Chapter II. The Start
 

With so much to think about, the few weeks that were left between vacation and the country passed quickly for the Bobbseys. As told in any first book, "The Bobbsey Twins," this little family had a splendid home in Lakeport, where Mr. Bobbsey was a lumber mechant [sic]. The mother and father were both young themselves, and always took part in their children's joys and sorrows, for there were sorrows sometimes. Think of poor little Freddie getting shut up all alone in a big store with only a little black kitten, "Snoop," to keep him from being scared to death; that was told of in the first book, for Freddie went shopping one day with his mamma, and wandered off a little bit. Presently he found himself in the basement of the store; there he had so much trouble in getting out he fell asleep in the meantime. Then, when he awoke and it was all dark, and the great big janitor came to rescue him - oh! - Freddie thought the man might even be a giant when he first heard the janitor's voice in the dark store,

Freddie often got in trouble, but like most good little boys he was always saved just at the right time, for they say good children have real angels watching over them. Nan, Bert, and Flossie all had plenty of exciting experiences too, as told in "The Bobbsey Twins," for among other neighbors there was Danny Rugg, a boy who always tried to make trouble for Bert, and sometimes almost succeeded in getting Bert into "hot water," as Dinah expressed it.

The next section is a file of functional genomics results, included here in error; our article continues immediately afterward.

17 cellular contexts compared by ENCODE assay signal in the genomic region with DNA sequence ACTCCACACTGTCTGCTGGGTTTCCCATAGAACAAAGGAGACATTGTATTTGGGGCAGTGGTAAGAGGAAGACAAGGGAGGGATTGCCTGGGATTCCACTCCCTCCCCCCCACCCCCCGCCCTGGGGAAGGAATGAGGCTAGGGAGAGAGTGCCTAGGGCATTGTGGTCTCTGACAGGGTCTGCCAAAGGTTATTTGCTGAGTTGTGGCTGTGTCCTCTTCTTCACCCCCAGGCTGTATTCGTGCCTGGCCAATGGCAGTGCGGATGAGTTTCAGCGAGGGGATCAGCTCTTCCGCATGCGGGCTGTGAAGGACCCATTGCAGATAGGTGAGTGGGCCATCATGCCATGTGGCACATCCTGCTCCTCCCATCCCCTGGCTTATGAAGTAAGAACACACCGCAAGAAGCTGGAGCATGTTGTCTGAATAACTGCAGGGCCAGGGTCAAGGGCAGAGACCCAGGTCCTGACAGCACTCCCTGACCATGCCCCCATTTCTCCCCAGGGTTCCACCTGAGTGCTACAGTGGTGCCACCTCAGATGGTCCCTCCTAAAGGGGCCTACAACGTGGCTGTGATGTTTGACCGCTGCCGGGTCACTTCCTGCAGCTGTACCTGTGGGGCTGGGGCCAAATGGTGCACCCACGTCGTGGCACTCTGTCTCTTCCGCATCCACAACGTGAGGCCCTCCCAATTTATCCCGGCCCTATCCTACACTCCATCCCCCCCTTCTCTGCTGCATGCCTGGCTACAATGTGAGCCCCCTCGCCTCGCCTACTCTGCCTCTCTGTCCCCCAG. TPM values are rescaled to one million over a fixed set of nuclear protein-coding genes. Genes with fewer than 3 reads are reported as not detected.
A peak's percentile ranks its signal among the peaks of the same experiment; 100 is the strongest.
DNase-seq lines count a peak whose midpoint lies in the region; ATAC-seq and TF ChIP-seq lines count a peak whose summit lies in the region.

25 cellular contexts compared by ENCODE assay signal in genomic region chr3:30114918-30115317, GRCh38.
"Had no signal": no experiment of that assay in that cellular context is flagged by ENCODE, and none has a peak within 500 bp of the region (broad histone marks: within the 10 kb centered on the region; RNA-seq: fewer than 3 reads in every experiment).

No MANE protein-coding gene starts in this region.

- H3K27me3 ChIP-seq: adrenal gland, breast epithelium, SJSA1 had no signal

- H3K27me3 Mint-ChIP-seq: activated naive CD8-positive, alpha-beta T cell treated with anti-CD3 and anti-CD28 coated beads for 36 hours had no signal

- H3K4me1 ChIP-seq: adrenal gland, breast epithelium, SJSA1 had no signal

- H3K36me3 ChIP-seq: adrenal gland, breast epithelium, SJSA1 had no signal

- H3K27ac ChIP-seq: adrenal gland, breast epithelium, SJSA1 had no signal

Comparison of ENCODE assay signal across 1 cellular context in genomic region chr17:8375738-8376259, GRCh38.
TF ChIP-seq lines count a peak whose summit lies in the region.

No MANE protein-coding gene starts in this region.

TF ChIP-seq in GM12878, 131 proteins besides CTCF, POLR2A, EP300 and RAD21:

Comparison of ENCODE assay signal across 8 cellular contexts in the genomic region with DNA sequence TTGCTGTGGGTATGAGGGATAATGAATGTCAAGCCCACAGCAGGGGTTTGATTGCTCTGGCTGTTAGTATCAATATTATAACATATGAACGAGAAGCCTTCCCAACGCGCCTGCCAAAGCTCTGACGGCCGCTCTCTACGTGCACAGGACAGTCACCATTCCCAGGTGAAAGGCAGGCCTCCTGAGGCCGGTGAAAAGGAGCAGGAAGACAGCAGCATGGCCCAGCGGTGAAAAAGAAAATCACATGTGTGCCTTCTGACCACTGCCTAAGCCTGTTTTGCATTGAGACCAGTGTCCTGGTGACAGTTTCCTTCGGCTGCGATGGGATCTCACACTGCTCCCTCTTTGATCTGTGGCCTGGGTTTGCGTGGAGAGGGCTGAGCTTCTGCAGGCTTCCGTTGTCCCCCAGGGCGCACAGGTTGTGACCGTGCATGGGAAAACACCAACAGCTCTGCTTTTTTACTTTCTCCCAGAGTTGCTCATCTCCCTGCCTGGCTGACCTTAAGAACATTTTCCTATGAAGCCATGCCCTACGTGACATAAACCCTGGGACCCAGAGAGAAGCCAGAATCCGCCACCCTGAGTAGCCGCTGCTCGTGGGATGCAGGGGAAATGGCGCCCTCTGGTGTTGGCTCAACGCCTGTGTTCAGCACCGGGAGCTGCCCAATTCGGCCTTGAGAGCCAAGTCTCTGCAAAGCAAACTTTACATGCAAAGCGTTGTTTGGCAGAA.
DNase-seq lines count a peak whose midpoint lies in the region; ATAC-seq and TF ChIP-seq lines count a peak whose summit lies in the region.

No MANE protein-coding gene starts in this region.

Of course Nan had her friends, as all big girls have, but Bert, her twin brother, was her dearest chum, just as Freddie was Flossie's.

"When we get to the country we will plant trees, go fishing, and pick blackberries," Nan said one day.

"Yes, and I'm going with Harry out exploring," Bert announced.

"I'm just going to plant things," prim little Flossie lisped. "I just love melons and ice cream and - "

"Ice cream! Can you really plant ice cream?" Freddie asked innocently, which made the others all laugh at Flossie's funny plans.

"I'm going to have chickens," Freddie told them. "I'm going to have one of those queer chicken coops that you shut up tight and when you open it it's just full of little 'kippies.' "